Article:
Kyrgyzstan’s Independence Day Holiday:
Celebrating Nomad Style
Holidays are always an awesome time to travel, and Independence Day is a particularly fine festivity. No matter whether Hot Dogs and Fireworks for the 4th of July in the US or Military Parades on Bastille Day in Paris, Independence Day holidays are usually a combination of patriotism and tradition and more than a little raucous celebration. But of course, not every country can celebrate with the panache of Kyrgyzstan.
As both a male and a foreigner, my interest is always drawn inexorably towards the Ak-Kula Hippodrome and the horse games there. This is a traditionally male-dominated environment, to be sure, and like any big sporting event it attracts a fair amount of bravado and celebration and overripe team spirit. It also happens to be fantastically photogenic.
[Females should have no fear, but you will certainly be in the minority once you get there.]
I’ve written at length about Buzkashi/Kok Boru/ Ulak Tartysh (the sport of many names apparently), so I’ll spare you the finer points and rules. Suffice to say: two teams, stuffed body of a dead goat, horseback players fighting to sling said goat into their big concrete goal-bowls on either side of the field. I watch it every chance I get, and if you ever make it to Central Asia you absolutely should as well.
Kyrgyzstan declared independence from the Soviet Union on August 31st of 1991, shortly after changes within the government of the Kyrgyz Soviet Socialist Republic itself and immediately following an attempted coup in Moscow. Local blogger Ianbek has written in depth about it, but after years of growing tendencies towards separatism within the USSR and even though the Kyrgyz SSR had supported a referendum in March of ’91 to stay with the Union it was one of a number of countries to declare independence in the wake of the coup attempt on Gorbachev. Given the political history, it should come as no surprise that many of the celebrations involved with the Independence Day holiday in Kyrgyzstan are throwbacks to the traditional nomadic culture of the country.
Not only Kok-Boru, but horse races and wrestling and street games involving sheeps’ bones are all to be found. Celebrations of strength and skill, all, but also special events that aren’t often found on the streets of Bishkek aside from major holidays. And of course, food! There is none of the Sumolok of the Nowruz festival (thankfully!), but just you try to walk down a busy pedestrian area on Independence Day without stumbling over four or five ladies selling Oromo and Samsa and ice cream all around.
Beyond the ‘local’ and ‘traditional’ and ‘nomadic’ and all the other travel buzzwords, part of the appeal is (like any country during a big public holiday I think) just being in the midst of it all and seeing people having fun and spending time with their friends and family. Generally from early afternoon and on into the night there will be singing and dancing on a big stage at the central Ala-Too Square. Even better, at least to my mind, is the scene in the several parks surrounding Ala-Too. Young couples sit in the grassy shade while old Babushkas hog all the benches and keep half an eye on their grandkids. Throughout it all: Qalpaks (Kyrgyz hats) galore.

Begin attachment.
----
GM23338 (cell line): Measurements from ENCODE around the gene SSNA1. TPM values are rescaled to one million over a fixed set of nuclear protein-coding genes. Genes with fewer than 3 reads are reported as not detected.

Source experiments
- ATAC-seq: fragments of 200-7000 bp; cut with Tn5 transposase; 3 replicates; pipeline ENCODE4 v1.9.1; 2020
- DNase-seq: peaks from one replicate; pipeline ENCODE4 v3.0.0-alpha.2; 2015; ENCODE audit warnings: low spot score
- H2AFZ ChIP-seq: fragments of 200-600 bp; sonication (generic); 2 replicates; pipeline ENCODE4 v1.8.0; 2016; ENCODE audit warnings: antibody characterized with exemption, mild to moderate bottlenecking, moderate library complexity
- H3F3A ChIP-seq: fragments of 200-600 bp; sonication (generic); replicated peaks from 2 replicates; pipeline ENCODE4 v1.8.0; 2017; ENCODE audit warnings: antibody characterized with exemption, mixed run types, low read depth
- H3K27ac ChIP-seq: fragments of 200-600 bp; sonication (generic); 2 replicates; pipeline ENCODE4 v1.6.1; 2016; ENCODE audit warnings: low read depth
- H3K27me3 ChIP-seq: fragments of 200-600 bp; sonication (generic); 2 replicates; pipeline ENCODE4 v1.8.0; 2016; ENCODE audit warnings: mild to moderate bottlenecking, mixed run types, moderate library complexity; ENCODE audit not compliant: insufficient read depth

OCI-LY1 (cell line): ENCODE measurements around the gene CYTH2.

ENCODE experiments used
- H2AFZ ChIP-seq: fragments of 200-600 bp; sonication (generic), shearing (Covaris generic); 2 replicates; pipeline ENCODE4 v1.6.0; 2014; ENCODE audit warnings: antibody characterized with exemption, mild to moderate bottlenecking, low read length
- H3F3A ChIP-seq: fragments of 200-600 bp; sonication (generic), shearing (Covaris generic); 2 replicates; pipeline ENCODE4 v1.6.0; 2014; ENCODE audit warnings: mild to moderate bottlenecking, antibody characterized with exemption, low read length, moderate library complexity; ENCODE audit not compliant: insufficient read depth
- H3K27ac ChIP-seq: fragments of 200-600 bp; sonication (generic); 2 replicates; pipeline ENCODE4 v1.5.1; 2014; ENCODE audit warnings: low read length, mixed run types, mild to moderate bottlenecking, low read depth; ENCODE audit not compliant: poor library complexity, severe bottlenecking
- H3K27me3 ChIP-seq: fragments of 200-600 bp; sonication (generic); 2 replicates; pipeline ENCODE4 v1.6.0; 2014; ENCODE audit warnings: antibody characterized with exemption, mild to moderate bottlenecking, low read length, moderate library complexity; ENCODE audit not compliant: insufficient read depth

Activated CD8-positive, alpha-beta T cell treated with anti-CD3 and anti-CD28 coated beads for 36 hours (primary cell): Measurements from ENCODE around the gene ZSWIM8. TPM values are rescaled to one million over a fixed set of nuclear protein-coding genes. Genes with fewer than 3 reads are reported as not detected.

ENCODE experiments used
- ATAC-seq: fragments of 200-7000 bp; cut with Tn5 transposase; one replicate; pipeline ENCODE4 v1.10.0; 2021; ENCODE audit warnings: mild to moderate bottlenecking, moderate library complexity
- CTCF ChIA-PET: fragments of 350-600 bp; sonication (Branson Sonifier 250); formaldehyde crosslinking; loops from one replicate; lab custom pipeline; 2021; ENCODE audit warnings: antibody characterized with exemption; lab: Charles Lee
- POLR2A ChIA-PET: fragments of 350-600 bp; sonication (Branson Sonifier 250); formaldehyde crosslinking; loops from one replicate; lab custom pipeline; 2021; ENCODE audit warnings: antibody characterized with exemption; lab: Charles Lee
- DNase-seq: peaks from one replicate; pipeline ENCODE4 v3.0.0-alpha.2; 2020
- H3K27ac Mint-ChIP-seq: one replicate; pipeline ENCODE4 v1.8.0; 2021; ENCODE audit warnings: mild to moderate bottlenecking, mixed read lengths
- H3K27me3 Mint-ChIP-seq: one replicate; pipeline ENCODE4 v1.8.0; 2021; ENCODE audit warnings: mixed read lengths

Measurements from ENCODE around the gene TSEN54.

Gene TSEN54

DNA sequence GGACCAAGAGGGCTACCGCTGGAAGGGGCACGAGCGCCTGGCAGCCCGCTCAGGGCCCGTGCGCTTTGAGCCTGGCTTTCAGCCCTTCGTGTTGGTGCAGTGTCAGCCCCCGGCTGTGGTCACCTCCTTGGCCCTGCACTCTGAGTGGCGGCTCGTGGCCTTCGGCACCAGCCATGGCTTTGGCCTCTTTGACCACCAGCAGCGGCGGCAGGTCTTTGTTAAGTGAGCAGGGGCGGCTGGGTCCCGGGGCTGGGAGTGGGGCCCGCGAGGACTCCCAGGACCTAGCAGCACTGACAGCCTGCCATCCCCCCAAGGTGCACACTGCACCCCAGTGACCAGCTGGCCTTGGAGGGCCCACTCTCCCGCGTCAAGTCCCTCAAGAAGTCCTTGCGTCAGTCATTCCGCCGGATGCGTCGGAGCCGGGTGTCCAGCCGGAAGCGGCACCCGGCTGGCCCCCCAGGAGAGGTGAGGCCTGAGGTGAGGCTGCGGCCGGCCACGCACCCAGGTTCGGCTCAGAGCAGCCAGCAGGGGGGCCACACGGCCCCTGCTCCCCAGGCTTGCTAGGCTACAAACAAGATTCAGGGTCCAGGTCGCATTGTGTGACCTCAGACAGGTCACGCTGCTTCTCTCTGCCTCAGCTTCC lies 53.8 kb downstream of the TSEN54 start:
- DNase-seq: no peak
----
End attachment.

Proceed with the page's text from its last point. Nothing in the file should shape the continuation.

Oh, and what would any Independence Day be without a bit of fireworks in the center of town?
As if that weren’t enough already, there often is a folk music concert at the Philharmonia concert hall on the eve of Independence Day. These seem quite popular and a great place to hear some traditional tunes and see a lot of folks in nice national costume, but they also have concerts here quite often starting in September so don’t stress too much about getting there on Independence Day.
It can be difficult (as either a tourist or resident in Bishkek) to find a definite schedule of when/where/what happens on holidays like this. I’ve tended over the past few years to find that it works best to head out to the Ak-Kula Hippodrome before noon if you want to catch Kok-Boru or the races, and that you’ll generally be done there by three or four. This is often about the time the concerts and dance performances start in earnest at Ala-Too, which will go on until nine or later. If you want to catch the proper concert at the Philharmonia, check on tickets in advance and expect it to start around five or six or so.
If you’re in Bishkek as a tourist, the Hostel Inn is probably the closest accommodations to the Philharmonia (from where you can take a bus to the Pishpek Hippodrome) and Ala-Too square. Check them out – they’re also one of the cheapest city center accommodation options I know of. If you’re looking more upmarket, the Hyatt is a bit further on Sovietskaya but still very central to Ala-Too. Also be sure to check out my Bishkek Travel Guide for thoughts on other things to do in town once the holiday is over!